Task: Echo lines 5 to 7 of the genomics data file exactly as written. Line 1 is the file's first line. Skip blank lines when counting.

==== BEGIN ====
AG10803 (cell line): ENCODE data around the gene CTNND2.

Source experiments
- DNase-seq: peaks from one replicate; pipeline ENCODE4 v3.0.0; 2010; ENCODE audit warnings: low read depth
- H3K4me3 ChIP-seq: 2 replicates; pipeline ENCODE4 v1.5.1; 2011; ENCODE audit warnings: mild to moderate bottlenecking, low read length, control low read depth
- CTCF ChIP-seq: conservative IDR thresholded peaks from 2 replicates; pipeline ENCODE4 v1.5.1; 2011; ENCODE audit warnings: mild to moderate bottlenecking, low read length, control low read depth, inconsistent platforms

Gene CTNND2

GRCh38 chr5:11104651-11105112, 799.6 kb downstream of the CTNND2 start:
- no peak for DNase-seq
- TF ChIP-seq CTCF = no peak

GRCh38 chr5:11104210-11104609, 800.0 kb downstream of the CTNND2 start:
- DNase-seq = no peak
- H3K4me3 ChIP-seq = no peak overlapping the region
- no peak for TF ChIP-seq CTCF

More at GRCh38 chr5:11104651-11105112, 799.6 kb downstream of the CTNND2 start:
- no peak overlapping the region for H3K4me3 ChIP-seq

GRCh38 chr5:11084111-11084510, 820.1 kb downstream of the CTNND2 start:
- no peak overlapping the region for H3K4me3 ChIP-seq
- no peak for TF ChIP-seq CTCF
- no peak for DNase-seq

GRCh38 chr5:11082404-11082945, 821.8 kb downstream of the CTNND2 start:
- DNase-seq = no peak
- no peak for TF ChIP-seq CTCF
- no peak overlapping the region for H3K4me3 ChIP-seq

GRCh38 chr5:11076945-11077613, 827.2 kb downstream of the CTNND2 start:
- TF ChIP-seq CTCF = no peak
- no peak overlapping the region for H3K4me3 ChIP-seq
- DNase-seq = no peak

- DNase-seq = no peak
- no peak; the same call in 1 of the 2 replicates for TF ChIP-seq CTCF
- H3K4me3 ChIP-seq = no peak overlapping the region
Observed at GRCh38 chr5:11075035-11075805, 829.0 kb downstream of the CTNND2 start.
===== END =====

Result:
- CTCF ChIP-seq: conservative IDR thresholded peaks from 2 replicates; pipeline ENCODE4 v1.5.1; 2011; ENCODE audit warnings: mild to moderate bottlenecking, low read length, control low read depth, inconsistent platforms

Gene CTNND2

GRCh38 chr5:11104651-11105112, 799.6 kb downstream of the CTNND2 start: